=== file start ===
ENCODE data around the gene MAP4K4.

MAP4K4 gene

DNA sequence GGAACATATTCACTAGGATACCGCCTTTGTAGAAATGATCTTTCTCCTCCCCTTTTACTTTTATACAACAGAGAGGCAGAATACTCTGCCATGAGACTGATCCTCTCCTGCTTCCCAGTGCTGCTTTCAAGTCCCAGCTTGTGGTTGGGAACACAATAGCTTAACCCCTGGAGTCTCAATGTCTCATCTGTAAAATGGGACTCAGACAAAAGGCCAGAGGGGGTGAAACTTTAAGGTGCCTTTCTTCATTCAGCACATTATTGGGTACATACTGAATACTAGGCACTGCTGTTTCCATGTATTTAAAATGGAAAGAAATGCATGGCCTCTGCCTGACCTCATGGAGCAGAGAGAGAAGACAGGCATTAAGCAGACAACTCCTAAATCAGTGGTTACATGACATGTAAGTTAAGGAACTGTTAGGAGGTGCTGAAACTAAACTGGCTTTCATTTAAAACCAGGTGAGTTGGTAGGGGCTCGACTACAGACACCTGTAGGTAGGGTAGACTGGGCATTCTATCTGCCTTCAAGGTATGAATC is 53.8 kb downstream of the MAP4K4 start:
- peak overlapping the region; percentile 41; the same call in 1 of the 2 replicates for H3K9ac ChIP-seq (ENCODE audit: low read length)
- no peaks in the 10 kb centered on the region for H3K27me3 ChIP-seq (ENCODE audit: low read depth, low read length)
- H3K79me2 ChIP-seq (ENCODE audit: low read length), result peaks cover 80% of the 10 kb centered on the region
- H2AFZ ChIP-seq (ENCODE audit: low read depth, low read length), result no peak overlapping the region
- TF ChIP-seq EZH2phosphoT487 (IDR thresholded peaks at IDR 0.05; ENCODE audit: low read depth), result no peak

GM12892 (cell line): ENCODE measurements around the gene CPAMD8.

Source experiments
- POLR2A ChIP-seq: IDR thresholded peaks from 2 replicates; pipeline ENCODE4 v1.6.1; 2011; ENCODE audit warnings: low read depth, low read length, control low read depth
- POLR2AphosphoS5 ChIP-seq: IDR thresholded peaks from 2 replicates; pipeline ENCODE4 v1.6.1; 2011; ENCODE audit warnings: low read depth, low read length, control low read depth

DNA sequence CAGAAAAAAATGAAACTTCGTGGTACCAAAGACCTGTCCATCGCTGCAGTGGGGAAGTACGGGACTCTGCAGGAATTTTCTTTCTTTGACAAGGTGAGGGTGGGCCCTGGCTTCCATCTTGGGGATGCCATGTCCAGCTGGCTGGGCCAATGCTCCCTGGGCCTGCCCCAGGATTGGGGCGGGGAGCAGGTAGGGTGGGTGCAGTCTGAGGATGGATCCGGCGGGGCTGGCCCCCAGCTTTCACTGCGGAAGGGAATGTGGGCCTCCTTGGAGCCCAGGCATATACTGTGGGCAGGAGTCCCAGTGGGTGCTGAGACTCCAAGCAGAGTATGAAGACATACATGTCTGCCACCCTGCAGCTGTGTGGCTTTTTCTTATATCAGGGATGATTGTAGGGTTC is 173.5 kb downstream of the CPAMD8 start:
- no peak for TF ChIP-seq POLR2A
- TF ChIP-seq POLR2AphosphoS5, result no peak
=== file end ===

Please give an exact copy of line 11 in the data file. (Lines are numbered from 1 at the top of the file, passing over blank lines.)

- POLR2A ChIP-seq: IDR thresholded peaks from 2 replicates; pipeline ENCODE4 v1.6.1; 2011; ENCODE audit warnings: low read depth, low read length, control low read depth